The arrest of Gujarat police officer Sanjiv Bhatt could be the next flashpoint between the Centre and the Modi government.
The union home ministry on Tuesday asked the state government to ensure adequate security for the Indian Police Service (IPS) officer and his family. The Modi government hit back, slamming the “unnecessary intervention”.
The war of words erupted hours after an Ahmedabad court reserved, for October 7, its orders on the state's revision petition against the judicial remand of the officer after Bhatt refused the judge’s suggestion that he show his bank lockers to the police, as requested, to secure bail.
“This is a battle of principles. I’m ready to remain in jail for however long it takes, but will not compromise at any cost,” he said.
The officer, who was arrested on September 30, is in judicial custody on charges of wrongful confinement and fabrication of evidence.
On Monday, his wife Shweta wrote to the home ministry expressing fears that Bhatt could be “physically ill-treated” by a “vindictive administration”. In April, Bhatt had filed an affidavit in the Supreme Court alleging Modi's complicity in the 2002 anti-Muslim riots.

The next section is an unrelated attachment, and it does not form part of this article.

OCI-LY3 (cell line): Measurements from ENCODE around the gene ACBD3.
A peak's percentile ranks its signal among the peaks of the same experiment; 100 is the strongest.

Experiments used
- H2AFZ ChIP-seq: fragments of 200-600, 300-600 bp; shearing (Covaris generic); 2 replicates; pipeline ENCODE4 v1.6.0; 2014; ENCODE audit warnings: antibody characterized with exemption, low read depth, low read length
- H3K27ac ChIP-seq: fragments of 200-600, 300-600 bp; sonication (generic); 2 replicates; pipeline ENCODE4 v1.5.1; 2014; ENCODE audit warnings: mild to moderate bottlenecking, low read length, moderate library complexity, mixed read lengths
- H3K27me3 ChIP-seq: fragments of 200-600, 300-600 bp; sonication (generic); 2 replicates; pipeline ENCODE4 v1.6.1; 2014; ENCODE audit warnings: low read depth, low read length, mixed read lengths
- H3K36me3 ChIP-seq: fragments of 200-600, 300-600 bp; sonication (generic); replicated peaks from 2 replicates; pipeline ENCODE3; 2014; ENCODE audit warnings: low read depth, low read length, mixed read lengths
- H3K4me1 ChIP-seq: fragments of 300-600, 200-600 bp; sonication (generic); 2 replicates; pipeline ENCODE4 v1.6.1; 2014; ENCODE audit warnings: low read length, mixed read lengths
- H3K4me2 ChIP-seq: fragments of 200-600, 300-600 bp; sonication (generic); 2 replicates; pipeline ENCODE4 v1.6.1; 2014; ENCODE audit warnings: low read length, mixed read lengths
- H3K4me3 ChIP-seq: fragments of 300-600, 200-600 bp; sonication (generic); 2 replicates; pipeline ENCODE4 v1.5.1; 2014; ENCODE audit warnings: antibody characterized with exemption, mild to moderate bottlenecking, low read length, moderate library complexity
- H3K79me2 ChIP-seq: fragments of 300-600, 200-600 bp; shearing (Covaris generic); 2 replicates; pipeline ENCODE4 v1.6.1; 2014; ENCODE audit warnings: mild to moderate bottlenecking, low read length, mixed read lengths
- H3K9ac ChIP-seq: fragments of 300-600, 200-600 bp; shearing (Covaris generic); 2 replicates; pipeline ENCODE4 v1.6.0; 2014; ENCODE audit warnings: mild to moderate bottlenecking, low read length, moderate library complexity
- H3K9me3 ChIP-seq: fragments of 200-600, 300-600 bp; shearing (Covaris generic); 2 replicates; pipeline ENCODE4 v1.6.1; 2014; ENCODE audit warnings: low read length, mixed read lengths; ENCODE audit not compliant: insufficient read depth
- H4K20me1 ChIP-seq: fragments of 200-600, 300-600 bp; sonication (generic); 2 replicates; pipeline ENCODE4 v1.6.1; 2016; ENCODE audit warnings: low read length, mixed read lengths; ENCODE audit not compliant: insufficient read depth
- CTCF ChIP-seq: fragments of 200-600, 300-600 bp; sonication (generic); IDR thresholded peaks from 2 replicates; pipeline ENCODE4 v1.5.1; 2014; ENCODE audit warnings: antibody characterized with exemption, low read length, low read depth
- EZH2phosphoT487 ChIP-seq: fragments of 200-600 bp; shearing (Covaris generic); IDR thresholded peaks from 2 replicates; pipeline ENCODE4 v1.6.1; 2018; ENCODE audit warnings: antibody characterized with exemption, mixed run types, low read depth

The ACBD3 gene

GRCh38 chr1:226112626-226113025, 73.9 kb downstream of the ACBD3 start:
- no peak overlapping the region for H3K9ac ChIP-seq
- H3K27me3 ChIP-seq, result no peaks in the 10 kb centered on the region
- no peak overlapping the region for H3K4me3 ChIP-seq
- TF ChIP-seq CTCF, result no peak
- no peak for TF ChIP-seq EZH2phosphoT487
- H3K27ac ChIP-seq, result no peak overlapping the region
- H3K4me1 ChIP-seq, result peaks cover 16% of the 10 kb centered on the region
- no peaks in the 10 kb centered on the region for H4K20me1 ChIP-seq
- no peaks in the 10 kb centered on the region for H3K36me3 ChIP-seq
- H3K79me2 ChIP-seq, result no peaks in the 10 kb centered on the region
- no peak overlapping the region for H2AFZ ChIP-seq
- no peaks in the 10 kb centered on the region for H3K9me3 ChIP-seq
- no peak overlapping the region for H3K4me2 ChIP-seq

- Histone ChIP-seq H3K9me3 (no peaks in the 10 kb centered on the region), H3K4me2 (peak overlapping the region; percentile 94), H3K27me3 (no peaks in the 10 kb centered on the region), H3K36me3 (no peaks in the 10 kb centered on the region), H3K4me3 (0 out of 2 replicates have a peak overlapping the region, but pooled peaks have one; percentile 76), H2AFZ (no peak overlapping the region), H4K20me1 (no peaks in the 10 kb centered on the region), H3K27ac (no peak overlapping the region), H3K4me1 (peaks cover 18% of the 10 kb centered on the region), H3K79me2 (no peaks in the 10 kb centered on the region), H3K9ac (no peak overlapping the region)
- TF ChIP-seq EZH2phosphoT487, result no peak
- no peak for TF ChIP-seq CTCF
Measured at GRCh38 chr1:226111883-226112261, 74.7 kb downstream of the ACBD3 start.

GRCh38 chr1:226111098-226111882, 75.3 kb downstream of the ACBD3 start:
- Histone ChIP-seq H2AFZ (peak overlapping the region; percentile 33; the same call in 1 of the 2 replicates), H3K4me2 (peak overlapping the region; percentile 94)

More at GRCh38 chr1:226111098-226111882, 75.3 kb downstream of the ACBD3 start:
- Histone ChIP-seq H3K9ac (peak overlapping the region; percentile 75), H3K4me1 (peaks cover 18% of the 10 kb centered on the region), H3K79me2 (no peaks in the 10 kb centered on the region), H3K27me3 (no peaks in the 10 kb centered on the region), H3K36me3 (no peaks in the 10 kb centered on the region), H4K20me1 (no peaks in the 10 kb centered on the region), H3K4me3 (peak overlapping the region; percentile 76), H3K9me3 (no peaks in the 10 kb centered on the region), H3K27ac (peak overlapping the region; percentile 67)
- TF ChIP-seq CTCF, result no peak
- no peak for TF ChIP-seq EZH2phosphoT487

The Centre wrote to the state authorities to provide security “to Bhatt and his family as per local threat perception”.
It has also decided to independently assess the threat perception after state police claimed that there was no specific threat to the officer.
If the Intelligence Bureau finds substance to the fears and the home ministry makes him a central protectee, it will be obligatory on the Modi government to protect Bhatt.
“The quick response from the ministry only confirms our belief that there is connivance between Bhatt, Congress and the Centre,” a senior Gujarat minister told HT on condition of anonymity.
Defending the arrest, BJP spokesperson Nirmala Sitharaman said it was done as per the legal process. “Is it fashionable to talk anti-Modi?” she asked in New Delhi.
Social activists Anna Hazare, however, came out in support of Bhatt. “What Modi has done is wrong. It is not good for democracy,” Hazare said at his native village Ralegan Siddhi in Maharashtra.